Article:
Working Women Have Suffered More During Pandemic Than Working Men
40% of women — and 53% of working moms — said they make less money now than they did before the pandemic. (iStock/Viktoriia Hnatiuk)
The pandemic has had more of an adverse effect on women — especially working mothers — than men, according to a recent study by Affect, a New York-based public relations, marketing and social media agency that specializes in technology, healthcare and professional services.
Affect’s “COVID-19 & the Workforce” study examined the behaviors and attitudes of American adults in the workforce, as well as the impact the pandemic has had on them and their jobs over the past year. While both men and women reported experiencing some degree of negative impact, working women have shouldered a significantly larger burden than their male counterparts. According to Affect, the findings revealed the disproportionate burden that the pandemic has had on women who have experienced declines in income, job growth and job performance while also taking on added responsibilities at home over the past year.
Some of the key findings include:
• 40% of women — and 53% of working moms — said they make less money now than they did before the pandemic.
• About 24% of working moms said they reduced their work hours to take care of children or a family member over the last year, compared to about 17% of working dads and 11% of non-parents.
• About 20% of working moms took a temporary leave of absence from a job to handle increased caregiving or household responsibilities.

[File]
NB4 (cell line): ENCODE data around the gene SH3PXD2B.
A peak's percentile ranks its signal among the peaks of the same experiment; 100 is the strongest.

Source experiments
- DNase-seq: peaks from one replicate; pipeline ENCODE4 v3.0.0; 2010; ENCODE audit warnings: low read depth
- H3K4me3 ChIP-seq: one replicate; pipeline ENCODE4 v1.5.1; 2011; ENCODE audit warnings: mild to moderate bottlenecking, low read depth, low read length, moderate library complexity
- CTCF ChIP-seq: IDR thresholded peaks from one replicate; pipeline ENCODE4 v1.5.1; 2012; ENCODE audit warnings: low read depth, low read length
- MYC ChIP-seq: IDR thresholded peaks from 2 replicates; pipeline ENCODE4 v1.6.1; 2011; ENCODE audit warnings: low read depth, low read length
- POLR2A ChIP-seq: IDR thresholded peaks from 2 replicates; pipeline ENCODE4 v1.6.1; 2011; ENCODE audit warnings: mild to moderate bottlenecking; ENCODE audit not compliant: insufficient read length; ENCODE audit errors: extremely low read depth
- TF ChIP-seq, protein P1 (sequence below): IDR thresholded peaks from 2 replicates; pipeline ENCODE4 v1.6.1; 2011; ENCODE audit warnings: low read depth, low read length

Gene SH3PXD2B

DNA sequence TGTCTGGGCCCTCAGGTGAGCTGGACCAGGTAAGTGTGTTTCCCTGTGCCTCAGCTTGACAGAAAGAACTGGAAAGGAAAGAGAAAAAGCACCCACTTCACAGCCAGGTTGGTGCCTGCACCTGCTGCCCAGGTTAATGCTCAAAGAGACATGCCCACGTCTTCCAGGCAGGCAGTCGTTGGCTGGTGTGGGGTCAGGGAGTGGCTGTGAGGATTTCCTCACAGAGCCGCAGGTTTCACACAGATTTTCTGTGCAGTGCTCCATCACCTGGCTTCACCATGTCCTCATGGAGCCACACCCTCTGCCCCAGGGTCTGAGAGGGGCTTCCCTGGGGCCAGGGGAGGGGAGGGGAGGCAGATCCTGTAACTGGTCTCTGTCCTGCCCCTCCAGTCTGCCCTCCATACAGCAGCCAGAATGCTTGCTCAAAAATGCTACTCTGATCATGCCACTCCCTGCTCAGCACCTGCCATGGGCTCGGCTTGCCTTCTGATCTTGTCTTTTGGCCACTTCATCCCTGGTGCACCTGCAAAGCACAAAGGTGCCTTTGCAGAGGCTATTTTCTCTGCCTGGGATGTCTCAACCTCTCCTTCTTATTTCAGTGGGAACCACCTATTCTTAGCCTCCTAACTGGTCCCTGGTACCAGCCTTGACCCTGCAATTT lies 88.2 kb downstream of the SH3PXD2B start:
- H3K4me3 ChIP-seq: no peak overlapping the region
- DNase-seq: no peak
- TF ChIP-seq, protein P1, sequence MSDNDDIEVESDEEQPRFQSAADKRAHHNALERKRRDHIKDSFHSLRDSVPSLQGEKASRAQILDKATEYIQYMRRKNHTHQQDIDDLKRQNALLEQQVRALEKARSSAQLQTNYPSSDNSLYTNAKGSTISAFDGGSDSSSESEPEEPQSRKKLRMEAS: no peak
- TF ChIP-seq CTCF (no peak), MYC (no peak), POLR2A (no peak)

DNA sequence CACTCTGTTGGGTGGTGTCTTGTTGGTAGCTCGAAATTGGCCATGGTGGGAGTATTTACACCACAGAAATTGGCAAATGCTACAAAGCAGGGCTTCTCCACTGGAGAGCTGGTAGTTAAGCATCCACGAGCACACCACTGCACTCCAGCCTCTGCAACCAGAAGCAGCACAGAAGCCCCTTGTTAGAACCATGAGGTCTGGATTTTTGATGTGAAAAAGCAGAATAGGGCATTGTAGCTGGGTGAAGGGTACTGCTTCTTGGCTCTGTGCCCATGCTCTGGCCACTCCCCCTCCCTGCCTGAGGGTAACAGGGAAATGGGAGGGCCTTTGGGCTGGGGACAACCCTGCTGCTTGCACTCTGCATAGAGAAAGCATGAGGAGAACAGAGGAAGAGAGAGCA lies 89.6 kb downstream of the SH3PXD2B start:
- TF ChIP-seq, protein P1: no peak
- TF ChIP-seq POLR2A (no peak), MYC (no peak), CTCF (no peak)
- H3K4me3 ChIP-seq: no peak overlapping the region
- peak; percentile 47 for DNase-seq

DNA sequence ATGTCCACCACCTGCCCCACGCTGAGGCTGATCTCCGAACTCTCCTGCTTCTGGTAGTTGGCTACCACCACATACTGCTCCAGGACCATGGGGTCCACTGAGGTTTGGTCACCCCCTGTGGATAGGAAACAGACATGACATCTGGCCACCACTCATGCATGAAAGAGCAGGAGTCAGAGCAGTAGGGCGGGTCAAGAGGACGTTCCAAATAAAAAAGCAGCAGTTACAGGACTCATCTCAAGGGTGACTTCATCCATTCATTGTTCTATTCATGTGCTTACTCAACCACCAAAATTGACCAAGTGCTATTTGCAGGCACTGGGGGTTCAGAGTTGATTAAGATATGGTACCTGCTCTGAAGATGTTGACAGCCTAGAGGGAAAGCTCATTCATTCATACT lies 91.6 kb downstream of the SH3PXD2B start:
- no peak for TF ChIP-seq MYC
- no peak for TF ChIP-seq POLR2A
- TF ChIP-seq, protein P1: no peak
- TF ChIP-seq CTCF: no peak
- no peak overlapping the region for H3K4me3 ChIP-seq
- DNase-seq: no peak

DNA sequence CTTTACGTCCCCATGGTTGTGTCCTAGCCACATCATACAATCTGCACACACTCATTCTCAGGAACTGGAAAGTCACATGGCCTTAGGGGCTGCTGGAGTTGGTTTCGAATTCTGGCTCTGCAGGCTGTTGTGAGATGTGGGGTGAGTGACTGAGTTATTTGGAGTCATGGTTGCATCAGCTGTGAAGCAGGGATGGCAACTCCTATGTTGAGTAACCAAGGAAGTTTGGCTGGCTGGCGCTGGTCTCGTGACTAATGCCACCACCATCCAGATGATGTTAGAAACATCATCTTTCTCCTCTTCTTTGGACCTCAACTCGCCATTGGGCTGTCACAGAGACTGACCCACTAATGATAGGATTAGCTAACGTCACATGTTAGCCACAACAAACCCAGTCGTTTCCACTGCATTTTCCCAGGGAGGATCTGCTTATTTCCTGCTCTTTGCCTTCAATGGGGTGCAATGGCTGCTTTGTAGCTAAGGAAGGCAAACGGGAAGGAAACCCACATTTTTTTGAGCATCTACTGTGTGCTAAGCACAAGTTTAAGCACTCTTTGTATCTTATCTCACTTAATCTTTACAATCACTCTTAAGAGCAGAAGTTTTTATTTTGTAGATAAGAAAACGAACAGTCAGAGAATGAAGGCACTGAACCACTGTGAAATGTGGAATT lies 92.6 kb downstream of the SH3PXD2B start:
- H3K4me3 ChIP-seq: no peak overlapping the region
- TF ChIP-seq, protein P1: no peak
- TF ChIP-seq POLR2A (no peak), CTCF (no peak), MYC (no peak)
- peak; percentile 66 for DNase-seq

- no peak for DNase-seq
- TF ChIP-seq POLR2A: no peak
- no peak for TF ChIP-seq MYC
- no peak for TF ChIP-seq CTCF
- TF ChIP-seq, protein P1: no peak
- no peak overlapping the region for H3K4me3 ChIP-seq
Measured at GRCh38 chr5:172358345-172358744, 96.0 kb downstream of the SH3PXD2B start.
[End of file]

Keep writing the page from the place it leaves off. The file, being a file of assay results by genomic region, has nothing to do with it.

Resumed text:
• Men were more than three times as likely as women to be promoted at work over the last year, and working dads of children under 18 were five times more likely to be promoted than working moms.
• Men were twice as likely to say their job performance improved over the past year (24% of men compared to 12% of women).
• 32% of working moms said their job performance declined during the pandemic.
• 24% of working moms said they have considered leaving the workforce permanently as a result of working during the pandemic, compared to just 6% of working dads.
• While nearly a third of all working parents have reported spending more time on child care over the last year in light of the pandemic, more working moms (47%) are spending increased time overseeing their children’s education than working dads (31%).
• Significantly more working mothers (56%) have spent more time over the last year on household tasks than working dads (31%).
According to the report, women have also taken more of a physical toll:
• 27% of women said they have spent less time working out or exercising over the last year.
• Working dads were twice as likely to say they have been able to exercise more during the pandemic (31%) than working moms (15%).
• 33% of women said they have gotten less sleep during the pandemic, compared to 20% of men.
• Working moms reported the highest level of decreased sleep, with 44% sleeping less over the past year versus 18% of working dads
“The pandemic has wreaked havoc in the lives and livelihoods of many Americans, but women have been particularly strained over the last year, especially working mothers,” said Sandra Fathi, president of Affect. “Considering that women were already in a position where they experienced inequity across so many facets of the workplace, we need to take immediate steps to stop that gap from widening even further by offering the flexibility, support and growth opportunities that women desperately need in the workplace right now to ensure their success both at work and at home, and not be in a position of sacrificing one for the other.”
The “COVID-19 & the Workforce” survey also assessed what working women need from their employers to be more successful while working in a pandemic:
• 52% said that a pay increase would help fuel their success.
• 38% said they would achieve more success in their jobs if they were offered flexible schedules.
• 26% expressed a desire for more child care support from their employers.
• 24% said they would be more successful if they had more paid time off.
• 29% said that having access to mental health services would make them more successful while working during the COVID-19 pandemic.